Shania Twain says she's become more 'fearless' with age: 'Years ago, I would've been more conscientious'

Shania Twain says she has become more fearless with age. (Photo: InStyle;Danielle Levitt)
"I'm more adventurous now and I'm just excited about what is new and what I can experiment with,” Shania Twain said in a new interview. (Photo: InStyle;Danielle Levitt)

Shania Twain is ready for her next adventure.

For the cover of InStyle, the country phenom opened up about her battle with Lyme disease, her honorary auntie status and becoming more "fearless" with age.

"I'm way more fearless than I would've been. Years ago, I would've been more conscientious about, 'Is this too over-the-top?'" the Grammy-award-winning artist said in reference to her penchant for more over-the-top stylings.

"I'm more adventurous now and I'm just excited about what is new and what I can experiment with. I just love fashion for that. Just when you think there's nothing left to be created, somebody creates something new. I'm so inspired by that. When you can transform a living person just by putting something on, it's spectacular," she said

She also expressed her admiration for the naked form, as evidenced on the cover art for her 2022 single, Waking Up Dreaming.

"I love the naked body's silhouette. But fashion, it's this morphing and molding experience. When these designers are creating these silhouettes, they're molding, shaping, sculpting and it's like, 'Wow, I get to stand — I get to be in that sculpture.' It's a great experience," she said.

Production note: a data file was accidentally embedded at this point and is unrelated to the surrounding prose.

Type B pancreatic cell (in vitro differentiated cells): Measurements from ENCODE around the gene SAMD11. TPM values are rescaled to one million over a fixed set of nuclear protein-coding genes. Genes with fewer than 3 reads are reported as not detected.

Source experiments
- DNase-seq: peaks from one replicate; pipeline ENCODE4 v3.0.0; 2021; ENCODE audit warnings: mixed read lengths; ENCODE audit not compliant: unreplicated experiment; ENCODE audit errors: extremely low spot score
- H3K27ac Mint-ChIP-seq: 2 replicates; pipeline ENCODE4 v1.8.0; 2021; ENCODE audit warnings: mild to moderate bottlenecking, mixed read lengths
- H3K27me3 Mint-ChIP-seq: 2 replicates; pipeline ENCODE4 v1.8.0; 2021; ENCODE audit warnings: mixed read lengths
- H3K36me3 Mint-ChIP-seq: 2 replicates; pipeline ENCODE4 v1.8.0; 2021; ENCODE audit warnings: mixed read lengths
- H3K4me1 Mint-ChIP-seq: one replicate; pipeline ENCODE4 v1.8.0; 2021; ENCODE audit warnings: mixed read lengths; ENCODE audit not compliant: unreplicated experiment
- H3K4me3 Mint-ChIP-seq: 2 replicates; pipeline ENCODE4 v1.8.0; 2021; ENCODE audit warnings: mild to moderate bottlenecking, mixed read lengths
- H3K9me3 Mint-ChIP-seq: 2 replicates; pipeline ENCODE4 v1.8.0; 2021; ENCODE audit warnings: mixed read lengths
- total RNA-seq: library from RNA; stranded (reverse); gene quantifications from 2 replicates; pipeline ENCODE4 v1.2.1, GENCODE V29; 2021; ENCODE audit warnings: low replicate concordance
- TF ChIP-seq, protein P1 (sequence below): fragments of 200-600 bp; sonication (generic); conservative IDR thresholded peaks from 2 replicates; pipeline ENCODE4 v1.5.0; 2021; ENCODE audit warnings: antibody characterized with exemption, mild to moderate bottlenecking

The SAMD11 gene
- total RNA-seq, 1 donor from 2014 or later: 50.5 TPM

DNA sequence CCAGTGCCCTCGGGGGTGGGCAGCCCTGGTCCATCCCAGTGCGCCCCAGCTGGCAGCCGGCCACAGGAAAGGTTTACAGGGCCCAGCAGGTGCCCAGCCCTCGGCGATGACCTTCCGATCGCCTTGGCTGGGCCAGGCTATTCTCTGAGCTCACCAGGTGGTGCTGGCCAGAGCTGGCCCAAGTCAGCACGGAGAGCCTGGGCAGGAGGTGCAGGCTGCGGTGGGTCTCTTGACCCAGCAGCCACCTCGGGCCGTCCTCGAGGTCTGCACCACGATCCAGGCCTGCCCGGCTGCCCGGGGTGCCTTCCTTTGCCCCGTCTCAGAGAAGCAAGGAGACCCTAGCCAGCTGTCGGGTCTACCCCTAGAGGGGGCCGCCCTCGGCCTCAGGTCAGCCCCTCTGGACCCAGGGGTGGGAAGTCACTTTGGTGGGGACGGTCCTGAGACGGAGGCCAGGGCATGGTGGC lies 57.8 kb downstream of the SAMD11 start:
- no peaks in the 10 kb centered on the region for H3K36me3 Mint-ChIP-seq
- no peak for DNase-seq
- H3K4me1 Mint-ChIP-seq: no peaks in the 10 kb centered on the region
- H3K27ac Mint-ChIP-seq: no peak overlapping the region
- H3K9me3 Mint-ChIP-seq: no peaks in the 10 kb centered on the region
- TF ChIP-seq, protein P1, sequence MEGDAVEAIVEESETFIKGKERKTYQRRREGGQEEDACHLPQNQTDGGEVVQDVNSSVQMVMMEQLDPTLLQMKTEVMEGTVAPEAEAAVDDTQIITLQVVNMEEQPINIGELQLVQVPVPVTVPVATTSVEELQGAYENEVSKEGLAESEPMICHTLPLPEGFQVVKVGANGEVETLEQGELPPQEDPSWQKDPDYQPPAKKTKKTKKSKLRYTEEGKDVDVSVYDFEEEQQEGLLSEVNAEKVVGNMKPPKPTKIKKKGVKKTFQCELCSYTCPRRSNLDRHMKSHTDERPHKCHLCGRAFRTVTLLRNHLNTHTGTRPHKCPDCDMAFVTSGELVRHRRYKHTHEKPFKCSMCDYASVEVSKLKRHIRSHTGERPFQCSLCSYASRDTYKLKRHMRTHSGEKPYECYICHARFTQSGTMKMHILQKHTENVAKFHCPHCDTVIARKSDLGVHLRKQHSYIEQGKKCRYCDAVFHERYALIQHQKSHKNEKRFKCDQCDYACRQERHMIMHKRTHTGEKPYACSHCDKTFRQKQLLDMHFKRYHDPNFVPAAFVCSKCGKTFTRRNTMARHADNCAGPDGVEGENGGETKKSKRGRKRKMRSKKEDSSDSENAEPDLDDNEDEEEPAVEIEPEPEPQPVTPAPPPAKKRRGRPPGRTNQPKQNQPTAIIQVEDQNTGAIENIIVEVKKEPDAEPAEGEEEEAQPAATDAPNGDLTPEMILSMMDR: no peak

Her new album, Queen of Me, has a self-described party vibe, but it also serves as a testament to Twain's perseverance.

Twain underwent two open-throat surgeries as a result of nerve damage caused by Lyme disease.

"After I had the surgery, I was petrified to make a sound. I didn't know what was going to come out," she said.

Eventually, though, Twain found the courage to sing again and was pleasantly surprised with the results.

"It did scare me, but I just had to take the leap and make a sound. And I was so excited about what came out. It was a connection to the vocal cords and it came out very easily. I was really, really, really excited," she said.

Her tenacity and optimism has made her one of the most revered figures in the world of country music. But beyond the diamond records (three to be exact) and Grammy awards, one of Twain's highest honors is that of a proverbial "auntie" to the next generation of artists.

"Artists will ask for advice or will share stories and I feel a little bit like an aunt in a way. It sort of makes me feel auntie-ish, which I like. I enjoy it. I'm a nurturing person and I like to share my experiences," she said.

Serving as a mentor of sorts for the artists who look up to her was a no-brainer for Twain, who says that sharing those experiences is ultimately what it's all about.

"I've gone through them, so what good are they if I can't pass them on or share them? It's like dying with a good recipe. It's a shame. Nobody wants to keep that for themselves. I enjoy passing any of it on," she said.

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